January and February are usually the busiest time of year for longtime Torres Strait fisherman, Boggo Billy.
Ordinarily, just before dawn or dusk, he would navigate out in a dinghy from his home on Warraber, a 93-acre island between the top of Cape York and the southern coast of Papua New Guinea, which is home to around 250 people.
The reefs around the island teem with life – bêche-de-mer (sea cucumbers), dugongs, crabs – and with tropical rock lobsters, usually worth around $70 a kilo from middlemen supplying fish markets in China.
Boggo’s local knowledge, inherited from generations before him, means he knows when “the good tides” will roll in, and what they mean for the crustaceans, which leaves him perfectly poised to capitalise on the boom brought on by Chinese New Year.
But this year, the boom was a bust. Live crayfish prices plummeted after the outbreak of coronavirus in December. China cancelled many lunar new year celebrations and banned the import of live seafood.
On the Torres Strait, rock lobsters are the region’s second most valuable fishery, and a vital source of income for people in small island communities.
Now, Boggo says, “you’ve got to try and get many more crayfish to make $1,000.”
Rather than increasing the size of their catch, which could cause problems in the heavily regulated industry, most fishermen have chosen to stay ashore.
“Most of the fishermen have stopped going out now, because it seems like you can’t make any money because of what’s going on,” he says.
James Billy, another Warraber fisherman and a distant relation of Boggo’s, sells his own catch plus fish he buys from other islanders, to a Chinese buyer with a factory in Cairns.
James says prices for live crayfish have plummeted to $25 per kilo, which means that after spending on fuel and equipment, it’s difficult to turn a profit.
As well as free diving in the shallower waters, James also hookah dives. The method uses surface-supplied air to keep fishermen in deeper water for longer, and is preferred by traditional fishers who hold Traditional Inhabitant Business (TIB) licenses.
A ban by the Australian Fisheries Management Authority (AFMA) on the use of hookah gear, implemented because of fears of unsustainable fishing, was overturned in the Federal Court in 2018.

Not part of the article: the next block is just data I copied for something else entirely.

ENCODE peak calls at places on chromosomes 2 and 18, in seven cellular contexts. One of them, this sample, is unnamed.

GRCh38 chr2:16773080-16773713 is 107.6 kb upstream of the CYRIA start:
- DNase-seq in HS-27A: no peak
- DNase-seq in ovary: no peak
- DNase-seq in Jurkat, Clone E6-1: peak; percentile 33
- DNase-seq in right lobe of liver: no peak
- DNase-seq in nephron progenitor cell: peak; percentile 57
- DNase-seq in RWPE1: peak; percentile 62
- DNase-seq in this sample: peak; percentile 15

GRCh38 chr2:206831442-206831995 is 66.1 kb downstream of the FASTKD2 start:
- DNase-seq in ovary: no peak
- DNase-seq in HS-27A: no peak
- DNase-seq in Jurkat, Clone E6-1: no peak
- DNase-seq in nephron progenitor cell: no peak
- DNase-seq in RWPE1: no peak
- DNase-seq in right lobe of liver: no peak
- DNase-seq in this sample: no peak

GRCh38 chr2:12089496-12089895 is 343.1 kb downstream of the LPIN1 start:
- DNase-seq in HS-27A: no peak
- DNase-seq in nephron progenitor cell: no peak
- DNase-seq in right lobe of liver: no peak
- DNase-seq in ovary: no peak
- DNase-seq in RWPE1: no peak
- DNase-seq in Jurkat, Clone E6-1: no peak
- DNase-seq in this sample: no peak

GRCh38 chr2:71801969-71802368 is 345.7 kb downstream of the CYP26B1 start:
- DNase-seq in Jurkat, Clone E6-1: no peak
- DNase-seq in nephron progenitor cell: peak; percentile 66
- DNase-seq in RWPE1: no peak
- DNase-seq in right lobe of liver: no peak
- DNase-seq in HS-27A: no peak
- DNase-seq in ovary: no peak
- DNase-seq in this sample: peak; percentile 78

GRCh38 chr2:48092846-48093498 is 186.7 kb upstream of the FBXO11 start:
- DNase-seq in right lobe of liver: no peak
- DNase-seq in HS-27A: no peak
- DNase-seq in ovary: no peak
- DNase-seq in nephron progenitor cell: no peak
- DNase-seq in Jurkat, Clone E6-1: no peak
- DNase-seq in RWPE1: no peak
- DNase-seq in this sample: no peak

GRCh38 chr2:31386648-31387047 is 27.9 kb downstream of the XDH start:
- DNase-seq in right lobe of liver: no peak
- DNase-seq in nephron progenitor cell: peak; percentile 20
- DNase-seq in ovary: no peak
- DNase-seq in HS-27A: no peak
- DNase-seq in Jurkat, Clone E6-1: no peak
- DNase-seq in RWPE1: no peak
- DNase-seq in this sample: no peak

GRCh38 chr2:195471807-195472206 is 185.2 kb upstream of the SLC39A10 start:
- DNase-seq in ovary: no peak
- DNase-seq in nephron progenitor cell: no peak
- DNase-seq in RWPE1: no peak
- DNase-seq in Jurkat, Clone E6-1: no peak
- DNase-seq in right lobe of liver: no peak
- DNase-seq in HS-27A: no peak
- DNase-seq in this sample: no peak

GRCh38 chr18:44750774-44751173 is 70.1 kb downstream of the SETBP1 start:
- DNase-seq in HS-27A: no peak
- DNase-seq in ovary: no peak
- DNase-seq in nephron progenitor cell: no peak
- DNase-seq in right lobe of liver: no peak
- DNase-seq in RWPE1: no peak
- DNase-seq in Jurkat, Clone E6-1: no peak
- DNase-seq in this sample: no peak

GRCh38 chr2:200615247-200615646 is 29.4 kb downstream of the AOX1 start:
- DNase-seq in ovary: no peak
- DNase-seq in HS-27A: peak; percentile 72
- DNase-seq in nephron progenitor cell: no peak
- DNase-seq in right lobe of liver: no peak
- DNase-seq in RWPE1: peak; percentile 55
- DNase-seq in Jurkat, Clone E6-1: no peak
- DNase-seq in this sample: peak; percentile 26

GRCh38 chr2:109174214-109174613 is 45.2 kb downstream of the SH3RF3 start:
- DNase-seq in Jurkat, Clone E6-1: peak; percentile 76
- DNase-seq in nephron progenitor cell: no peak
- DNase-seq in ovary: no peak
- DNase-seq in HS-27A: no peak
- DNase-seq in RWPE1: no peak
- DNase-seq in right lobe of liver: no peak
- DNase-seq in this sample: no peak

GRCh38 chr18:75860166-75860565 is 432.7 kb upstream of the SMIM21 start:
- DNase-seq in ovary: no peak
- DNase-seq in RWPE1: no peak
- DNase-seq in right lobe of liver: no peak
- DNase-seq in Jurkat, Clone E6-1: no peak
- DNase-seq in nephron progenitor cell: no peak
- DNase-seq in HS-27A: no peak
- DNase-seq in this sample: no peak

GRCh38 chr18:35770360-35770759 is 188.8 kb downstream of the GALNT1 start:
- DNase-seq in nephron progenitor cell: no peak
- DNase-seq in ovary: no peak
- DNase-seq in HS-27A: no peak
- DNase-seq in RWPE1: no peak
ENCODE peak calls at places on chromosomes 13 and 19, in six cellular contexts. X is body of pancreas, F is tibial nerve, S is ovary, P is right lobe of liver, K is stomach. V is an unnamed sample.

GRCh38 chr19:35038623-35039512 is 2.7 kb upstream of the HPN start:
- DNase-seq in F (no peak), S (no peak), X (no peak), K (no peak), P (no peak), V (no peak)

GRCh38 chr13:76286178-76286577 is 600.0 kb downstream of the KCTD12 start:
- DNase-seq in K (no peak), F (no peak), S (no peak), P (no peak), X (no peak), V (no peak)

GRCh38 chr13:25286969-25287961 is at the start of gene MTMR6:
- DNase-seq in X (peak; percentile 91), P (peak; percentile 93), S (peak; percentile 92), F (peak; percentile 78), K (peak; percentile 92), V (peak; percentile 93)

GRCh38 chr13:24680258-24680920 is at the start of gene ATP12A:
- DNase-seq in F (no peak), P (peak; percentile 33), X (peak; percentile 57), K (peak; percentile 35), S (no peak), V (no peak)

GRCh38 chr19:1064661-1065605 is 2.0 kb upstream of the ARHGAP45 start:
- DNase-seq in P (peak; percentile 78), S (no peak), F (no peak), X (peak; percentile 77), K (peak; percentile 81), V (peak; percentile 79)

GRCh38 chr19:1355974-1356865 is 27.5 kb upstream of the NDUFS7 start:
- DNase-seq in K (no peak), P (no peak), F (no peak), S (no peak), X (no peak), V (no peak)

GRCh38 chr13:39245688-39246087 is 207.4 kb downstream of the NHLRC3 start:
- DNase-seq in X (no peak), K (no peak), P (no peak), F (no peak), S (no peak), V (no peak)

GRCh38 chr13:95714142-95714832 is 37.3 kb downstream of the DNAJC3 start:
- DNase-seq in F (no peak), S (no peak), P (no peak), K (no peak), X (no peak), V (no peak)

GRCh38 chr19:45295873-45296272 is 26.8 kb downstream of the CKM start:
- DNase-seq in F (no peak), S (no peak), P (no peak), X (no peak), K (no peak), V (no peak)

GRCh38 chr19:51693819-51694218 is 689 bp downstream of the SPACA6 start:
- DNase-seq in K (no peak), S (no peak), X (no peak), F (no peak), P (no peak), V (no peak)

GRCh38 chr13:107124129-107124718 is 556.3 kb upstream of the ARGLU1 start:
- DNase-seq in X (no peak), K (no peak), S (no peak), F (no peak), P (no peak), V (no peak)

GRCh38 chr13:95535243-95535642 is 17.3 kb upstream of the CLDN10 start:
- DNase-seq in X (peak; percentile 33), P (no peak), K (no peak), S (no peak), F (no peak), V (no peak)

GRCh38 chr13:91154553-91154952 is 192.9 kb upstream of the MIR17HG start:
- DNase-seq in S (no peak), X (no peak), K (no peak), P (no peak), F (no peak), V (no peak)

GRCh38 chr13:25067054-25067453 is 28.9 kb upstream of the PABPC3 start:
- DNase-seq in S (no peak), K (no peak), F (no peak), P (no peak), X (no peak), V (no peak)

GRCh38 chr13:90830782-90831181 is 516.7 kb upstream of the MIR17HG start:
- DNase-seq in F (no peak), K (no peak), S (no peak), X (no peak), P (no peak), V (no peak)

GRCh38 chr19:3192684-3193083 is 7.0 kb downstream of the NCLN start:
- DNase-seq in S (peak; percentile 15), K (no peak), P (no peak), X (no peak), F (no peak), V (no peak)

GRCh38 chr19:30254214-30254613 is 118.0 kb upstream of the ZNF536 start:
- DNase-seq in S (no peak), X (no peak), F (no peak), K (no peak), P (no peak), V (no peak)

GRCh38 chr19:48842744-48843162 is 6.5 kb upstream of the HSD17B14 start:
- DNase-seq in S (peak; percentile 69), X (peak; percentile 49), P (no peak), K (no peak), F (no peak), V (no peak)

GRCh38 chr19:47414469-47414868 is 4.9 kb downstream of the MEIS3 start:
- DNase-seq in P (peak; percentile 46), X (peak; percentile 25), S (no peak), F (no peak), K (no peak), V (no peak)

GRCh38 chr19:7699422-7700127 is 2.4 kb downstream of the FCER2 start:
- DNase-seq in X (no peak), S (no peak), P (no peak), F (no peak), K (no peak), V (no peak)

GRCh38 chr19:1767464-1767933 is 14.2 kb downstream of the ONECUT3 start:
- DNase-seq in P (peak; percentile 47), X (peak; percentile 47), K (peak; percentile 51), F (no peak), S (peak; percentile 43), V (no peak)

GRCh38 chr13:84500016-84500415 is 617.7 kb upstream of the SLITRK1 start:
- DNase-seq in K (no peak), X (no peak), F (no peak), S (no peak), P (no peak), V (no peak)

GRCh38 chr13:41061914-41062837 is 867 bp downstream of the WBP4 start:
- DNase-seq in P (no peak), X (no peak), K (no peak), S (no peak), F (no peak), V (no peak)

A day of hookah diving for lobster, James estimates, would mean a catch of 40 to 50 kilos of crayfish, and a profit of around $2,000 dollars in a strong market.
For those who just free dive, the timing of the virus is especially bad, because January and February are the months when the crayfish are most bountiful in shallow waters.
“This is usually a time to load up and sell lots of crayfish,” James says.
James and Boggo both have day jobs which mean they can support their families despite the crash. But they say the huge loss of income from fisheries, and the uncertainty about when the market might return are a major cause of stress for the community.
The situation isn’t helped by the already inflated prices families have to pay for food on Warraber.
“We’re really worried. We’ve got families to support, kids down mainland for school,” Boggo says.
Industry administrators and fishermen met to consider changes to the sea cucumber fishery as a possible stop gap measures, including lifting restrictions on other fisheries and allowable restrictions.
The proposals put in play by the Torres Strait Regional Authority (TSRA) and the Protected Zone Joint Authority (PZJA) include the opening of the usually shut black teat sea cucumber fishery, and increasing the allowable catch for white teat fish sea cucumber.
The Bêche-de-mer fishery is owned by, and important for, traditional inhabitants of the Torres Strait, who have exported different species to east and south-east Asia for more than a century.
James Billy says that some fishermen on Warraber, and its sister island, Poruma, have already transitioned to catching lollyfish, a variety of sea cucumber that is abundant around both islands.
He says it sells for about $10 per kilo, a low price, but one that has still helped some locals to “keep their heads above water”.
But the fact sea cucumbers are easy to catch makes them particularly prone to overfishing. That means that regulations can only be loosened to a point to help those who are struggling – a free-for-all isn’t possible because it would jeopardise the long-term sustainability of different sea cucumber species.
Another option, which James has tried, is to spear the crayfish, freeze it and then sell the tail at an unaffected rate of around $40 per kilo. There’s an issue with that approach, too.
“What I found out, with other fishermen, they don’t like doing the tails. They like catching them whole because when you start to do tails, you spear the crayfish on the reef tops. It’ll affect the other cray from coming in because of the blood,” he says.
The latest shock to the local industry comes on the back of other hits as the impacts of climate heating begin to be felt acutely in these waters.
“In 2017, we had that [coral] bleaching. It affected not so much the price, but the crayfish. We, across the Torres Strait, we were all catching little crayfish,” James says. “It was warm water from the surface like six metres down.”
James says there were also problems with the health of the crayfish, with many dying after being caught.
The latest crash, Boggo says, is frustrating, but he’s got his fingers crossed that the market will be “back on” soon, so “everybody will be smiling again”.
This story is co-published with Guardian Australia